By Arpad Okay. Arclight is a hyper-stylized affair, parted lovers chasing after each other through a world of courtly drama and blood magic. Some lovers are knights and wizards. Some have become weird creatures that lose their bodies but refuse to relinquish their humanity. One’s a goose. The landscapes could be Mars. They could be Kurosawa. Attic epic stone formations, where soldiers fear to tread. What you won’t find here is exposition. Arclight is rich with details but sparse on context. Without a history lesson to establish how we got here, the reader is forced to explore this mysterious world alongside the characters.
The wonder and mystery all come together feeling right, familiar despite the alien nature of the world, the characters, most everything. The petty behavior, the courage, the passion and compassion, the actions of everyone in the book — it all feels real. Whether they always lived in the castle or have been long trapped in a cave, even when they’re body-swapped, people are people. I enjoy a nice, long walk as much as the next broom dinosaur. To tell a story so simultaneously enigmatic and relatable a story takes a deft hand.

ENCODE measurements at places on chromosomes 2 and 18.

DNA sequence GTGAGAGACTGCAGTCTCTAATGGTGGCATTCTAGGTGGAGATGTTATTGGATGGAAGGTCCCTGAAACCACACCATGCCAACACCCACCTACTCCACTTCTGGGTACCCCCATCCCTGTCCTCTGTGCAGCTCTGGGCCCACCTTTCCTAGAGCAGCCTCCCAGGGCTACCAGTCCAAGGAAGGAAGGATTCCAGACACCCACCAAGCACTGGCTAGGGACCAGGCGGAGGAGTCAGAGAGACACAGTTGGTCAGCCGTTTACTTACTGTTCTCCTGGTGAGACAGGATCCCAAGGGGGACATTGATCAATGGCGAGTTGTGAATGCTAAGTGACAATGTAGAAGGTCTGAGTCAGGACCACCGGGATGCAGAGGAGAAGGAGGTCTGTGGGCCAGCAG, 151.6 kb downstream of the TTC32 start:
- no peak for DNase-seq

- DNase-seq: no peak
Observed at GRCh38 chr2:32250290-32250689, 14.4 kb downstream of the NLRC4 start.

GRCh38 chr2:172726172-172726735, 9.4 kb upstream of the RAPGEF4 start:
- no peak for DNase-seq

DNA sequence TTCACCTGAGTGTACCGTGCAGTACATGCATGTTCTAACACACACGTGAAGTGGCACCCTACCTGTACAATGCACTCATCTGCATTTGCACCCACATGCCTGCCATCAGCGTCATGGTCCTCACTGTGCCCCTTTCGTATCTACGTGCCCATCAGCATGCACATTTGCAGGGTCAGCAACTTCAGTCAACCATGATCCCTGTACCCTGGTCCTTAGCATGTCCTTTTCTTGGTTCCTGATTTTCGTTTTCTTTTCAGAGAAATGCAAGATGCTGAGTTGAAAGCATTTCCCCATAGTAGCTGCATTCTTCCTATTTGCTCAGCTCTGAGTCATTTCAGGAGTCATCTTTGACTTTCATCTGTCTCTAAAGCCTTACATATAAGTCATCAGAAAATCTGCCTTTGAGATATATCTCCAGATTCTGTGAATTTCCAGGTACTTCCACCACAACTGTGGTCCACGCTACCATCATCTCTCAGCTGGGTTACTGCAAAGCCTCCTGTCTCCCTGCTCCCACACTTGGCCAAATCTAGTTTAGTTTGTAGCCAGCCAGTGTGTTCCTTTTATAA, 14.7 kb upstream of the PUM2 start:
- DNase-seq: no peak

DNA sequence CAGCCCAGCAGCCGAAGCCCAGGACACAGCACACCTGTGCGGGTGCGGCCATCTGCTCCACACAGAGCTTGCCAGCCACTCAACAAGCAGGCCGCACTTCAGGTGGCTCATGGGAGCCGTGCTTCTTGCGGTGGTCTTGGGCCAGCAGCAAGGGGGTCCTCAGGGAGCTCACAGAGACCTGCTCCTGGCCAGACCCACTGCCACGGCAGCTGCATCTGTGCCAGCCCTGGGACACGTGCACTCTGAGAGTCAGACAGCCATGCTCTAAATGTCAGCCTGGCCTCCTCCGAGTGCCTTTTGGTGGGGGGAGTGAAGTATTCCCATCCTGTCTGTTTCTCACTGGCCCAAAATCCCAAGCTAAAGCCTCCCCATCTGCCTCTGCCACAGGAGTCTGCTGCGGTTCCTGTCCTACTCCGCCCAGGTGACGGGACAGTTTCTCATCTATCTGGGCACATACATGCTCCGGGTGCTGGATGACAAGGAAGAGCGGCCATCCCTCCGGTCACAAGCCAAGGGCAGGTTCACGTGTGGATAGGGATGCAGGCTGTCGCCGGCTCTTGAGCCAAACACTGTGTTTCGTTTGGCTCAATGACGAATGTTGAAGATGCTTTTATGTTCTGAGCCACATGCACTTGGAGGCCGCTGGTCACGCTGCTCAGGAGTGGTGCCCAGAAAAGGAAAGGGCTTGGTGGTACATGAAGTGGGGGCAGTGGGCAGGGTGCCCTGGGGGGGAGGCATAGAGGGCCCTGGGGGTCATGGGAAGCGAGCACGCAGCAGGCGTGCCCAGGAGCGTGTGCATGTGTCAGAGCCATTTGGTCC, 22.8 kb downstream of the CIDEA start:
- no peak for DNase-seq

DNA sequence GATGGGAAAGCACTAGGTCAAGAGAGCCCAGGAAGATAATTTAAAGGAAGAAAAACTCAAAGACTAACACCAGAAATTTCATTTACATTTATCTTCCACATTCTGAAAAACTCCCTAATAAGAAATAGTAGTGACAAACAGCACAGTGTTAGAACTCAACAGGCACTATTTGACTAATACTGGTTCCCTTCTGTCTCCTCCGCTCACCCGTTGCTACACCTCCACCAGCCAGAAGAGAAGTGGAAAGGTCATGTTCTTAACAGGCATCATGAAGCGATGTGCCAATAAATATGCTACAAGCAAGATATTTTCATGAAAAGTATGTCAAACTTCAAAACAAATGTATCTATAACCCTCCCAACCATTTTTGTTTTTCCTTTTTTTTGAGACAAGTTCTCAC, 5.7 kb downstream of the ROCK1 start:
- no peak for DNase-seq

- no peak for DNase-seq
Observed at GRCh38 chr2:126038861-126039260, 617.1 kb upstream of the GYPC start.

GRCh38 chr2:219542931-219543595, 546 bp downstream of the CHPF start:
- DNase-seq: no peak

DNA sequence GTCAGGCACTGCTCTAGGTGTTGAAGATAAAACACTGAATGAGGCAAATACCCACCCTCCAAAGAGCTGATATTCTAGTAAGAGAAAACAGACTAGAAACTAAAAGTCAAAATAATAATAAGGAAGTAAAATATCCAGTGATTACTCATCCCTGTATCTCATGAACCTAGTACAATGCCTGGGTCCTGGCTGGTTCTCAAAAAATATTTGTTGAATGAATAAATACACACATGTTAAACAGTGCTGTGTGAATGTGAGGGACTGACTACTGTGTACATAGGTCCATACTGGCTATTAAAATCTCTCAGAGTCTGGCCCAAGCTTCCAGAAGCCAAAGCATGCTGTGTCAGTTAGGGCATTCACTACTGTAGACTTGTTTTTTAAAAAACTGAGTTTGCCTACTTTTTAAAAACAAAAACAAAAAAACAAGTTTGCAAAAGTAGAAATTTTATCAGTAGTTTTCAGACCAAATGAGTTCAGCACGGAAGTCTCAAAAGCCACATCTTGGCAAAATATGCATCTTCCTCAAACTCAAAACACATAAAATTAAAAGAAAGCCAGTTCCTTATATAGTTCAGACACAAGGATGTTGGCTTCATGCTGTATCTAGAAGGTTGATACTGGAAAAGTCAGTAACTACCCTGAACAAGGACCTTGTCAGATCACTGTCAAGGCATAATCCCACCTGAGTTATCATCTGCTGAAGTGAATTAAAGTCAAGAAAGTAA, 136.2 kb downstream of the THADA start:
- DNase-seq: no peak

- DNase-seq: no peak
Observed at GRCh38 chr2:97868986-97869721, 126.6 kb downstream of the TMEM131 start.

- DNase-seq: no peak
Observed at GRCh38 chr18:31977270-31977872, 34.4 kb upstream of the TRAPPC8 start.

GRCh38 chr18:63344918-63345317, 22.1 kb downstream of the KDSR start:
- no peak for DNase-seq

Gossip and dueling are as Romantic fantasy as it gets, but Arclight is free from the clutter of naming lands and titles, its appreciation for understatement has the whole read feeling like a much older story. Argonauts and Grendel. Folklore. If you are looking to illustrate a fairy tale, you can do no better than Marian Churchland.
The delicate, expressive lines and sumptuous colors in Arclight are beautiful, a modern touch on classic mores in the spirit of Edmund Dulac. The art is impossibly good, hefty with spirit and weightless on the eyes. Thoughtful. Measured. It’s gorgeous. It smolders. Perfect for the story it brings to life, maybe just perfect.
Written by Brandon Graham.
Artwork and colors by Marian Churchland.
Letters by Ariana Maher.
8 out of 10